A sledgehammer to break a nut?
An estimated 55.000 children are currently being educated at home, with the UK up to now allowing, by international standards , a laissez faire regulatory regime . But Home Educators feel that they are now very much a target of the Government.
The Badman Review, launched in January 2009, published a hasty Report submitted in a much telescoped time frame to the Secretary of State at the end of May 2009. Badman concluded that whilst there has to be a balance between the rights of the parents and the rights of the child, he believed that that balance was not being achieved through current legislation or guidance. He concluded that this imbalance must be addressed
Ten days after the report was published, the DCSF was drafting a new law in time for the Queens Speech in November 2009.
By any benchmark the Government moved very quickly indeed on this. This was almost certainly because ministers felt under pressure from on-going media revelations of child abuse.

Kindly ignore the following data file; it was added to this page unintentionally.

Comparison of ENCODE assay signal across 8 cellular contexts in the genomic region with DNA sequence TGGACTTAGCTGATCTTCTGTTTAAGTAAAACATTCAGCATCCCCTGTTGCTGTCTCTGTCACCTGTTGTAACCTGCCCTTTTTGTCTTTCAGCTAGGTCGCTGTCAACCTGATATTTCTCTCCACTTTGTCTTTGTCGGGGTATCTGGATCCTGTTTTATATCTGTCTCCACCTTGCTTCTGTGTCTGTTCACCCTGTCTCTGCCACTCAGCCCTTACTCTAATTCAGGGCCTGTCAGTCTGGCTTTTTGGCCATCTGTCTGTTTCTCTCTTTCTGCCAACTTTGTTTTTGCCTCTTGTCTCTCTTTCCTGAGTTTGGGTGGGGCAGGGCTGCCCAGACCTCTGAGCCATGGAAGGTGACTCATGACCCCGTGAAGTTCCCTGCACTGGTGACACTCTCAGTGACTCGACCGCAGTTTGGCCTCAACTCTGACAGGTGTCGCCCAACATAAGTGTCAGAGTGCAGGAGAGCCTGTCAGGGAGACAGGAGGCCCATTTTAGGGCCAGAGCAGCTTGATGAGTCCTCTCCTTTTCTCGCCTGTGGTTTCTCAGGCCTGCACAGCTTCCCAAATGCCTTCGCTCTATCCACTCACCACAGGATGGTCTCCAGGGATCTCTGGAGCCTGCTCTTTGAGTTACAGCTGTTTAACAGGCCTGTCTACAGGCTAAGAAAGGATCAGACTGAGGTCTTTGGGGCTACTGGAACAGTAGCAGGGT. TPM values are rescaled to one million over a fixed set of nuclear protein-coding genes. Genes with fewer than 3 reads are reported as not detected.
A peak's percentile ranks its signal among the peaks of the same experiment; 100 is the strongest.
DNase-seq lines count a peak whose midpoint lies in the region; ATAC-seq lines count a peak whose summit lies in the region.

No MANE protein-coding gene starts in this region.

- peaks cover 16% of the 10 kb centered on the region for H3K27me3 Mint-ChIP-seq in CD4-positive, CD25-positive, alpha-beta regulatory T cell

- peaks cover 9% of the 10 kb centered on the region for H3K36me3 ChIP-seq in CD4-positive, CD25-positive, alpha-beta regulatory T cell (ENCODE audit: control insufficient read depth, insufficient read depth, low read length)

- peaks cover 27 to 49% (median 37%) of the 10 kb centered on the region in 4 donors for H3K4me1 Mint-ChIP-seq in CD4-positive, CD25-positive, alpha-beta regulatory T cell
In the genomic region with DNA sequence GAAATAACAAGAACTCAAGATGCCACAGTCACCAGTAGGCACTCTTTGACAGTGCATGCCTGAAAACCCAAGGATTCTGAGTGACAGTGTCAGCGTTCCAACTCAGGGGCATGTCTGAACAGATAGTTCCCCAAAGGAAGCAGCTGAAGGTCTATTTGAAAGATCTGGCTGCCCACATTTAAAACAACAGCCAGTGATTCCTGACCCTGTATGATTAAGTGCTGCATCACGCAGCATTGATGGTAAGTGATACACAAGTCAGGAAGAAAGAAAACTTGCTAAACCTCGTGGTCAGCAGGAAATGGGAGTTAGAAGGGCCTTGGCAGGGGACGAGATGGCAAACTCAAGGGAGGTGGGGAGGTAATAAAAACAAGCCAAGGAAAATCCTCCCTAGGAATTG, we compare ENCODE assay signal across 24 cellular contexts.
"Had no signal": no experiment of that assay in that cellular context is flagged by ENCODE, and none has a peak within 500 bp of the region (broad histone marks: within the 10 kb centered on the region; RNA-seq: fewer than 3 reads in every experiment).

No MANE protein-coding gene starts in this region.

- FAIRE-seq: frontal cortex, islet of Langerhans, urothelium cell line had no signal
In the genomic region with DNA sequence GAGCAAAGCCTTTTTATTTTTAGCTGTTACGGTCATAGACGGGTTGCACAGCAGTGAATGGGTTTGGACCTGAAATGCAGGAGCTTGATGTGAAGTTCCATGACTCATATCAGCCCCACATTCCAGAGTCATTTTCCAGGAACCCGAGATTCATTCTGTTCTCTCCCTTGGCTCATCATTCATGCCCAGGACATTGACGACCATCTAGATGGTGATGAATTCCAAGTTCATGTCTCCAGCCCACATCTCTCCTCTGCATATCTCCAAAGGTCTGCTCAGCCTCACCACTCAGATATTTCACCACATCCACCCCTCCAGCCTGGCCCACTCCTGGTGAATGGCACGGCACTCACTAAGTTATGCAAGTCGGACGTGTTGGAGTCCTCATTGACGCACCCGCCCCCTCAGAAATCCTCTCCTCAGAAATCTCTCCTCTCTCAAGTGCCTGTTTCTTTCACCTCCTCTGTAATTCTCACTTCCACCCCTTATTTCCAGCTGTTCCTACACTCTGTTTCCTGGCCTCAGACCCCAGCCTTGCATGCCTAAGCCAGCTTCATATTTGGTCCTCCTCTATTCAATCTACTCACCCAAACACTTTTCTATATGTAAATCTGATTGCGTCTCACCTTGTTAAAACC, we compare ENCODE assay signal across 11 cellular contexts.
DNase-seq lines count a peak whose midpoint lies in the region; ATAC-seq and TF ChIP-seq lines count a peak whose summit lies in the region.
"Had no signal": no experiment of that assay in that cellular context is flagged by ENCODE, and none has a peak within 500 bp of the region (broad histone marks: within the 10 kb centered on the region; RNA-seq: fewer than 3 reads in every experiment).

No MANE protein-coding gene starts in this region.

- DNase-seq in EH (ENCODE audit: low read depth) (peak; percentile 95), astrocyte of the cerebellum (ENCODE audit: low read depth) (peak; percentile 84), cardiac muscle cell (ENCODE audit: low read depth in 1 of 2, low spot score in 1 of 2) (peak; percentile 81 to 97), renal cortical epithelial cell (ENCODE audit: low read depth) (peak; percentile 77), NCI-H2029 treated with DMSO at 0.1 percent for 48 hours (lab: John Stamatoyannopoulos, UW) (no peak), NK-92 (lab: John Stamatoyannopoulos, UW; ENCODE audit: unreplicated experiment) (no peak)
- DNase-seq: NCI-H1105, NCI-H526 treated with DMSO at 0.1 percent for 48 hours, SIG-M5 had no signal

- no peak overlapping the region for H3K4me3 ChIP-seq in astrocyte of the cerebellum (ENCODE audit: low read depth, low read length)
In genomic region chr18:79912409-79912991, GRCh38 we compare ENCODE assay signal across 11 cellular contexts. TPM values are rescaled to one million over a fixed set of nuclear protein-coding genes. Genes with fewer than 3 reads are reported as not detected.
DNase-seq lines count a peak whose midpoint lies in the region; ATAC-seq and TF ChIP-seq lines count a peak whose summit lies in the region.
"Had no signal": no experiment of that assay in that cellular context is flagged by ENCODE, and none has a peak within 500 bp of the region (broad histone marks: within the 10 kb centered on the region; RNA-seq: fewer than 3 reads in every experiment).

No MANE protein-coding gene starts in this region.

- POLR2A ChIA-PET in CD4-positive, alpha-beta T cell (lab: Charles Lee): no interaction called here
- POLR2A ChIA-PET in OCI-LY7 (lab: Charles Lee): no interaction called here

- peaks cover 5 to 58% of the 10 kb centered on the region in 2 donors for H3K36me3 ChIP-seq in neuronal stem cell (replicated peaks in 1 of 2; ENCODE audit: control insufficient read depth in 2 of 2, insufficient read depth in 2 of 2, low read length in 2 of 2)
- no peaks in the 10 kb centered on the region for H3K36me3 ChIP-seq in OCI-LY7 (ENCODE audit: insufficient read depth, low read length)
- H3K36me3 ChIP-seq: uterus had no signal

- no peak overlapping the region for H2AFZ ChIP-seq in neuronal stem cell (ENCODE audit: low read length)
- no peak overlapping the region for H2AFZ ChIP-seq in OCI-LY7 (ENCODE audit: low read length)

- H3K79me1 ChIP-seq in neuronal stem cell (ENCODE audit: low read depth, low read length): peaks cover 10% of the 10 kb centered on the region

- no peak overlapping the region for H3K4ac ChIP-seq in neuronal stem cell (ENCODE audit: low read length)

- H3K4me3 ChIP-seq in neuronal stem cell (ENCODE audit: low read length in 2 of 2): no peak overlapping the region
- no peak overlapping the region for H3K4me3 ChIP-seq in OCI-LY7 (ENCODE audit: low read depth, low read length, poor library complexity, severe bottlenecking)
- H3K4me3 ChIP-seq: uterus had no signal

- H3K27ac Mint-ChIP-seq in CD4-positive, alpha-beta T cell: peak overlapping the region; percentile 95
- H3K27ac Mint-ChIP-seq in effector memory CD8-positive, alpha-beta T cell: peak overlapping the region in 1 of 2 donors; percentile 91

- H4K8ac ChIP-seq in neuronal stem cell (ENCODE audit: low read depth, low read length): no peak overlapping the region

But their approach nonetheless raised issues over whether there could be a meaningful public consultation on a matter of policy which had in effect already been announced as a piece of new legislation –Improving schools and safeguarding children Bill one which, interlia, will introduce improved monitoring arrangements for children educated at home.
Badmans key recommendation was that home educators must register. He also crucially recommended that the DCSF should bring forward proposals to change the current regulatory and statutory basis to ensure “that in monitoring the efficiency and suitability of elective home education:. That designated local authority officers should: – have the right of access to the home; – have the right to speak with each child alone if deemed appropriate or, if a child is particularly vulnerable or has particular communication needs, in the company of a trusted person who is not the home educator or the parent/carer.”
The idea is that authorities will be able to satisfy themselves that the child is safe and well. Badman suggested that a requirement is placed upon local authorities to secure the monitoring of the effectiveness of elective home education and that parents be required to “ allow the child through exhibition or other means to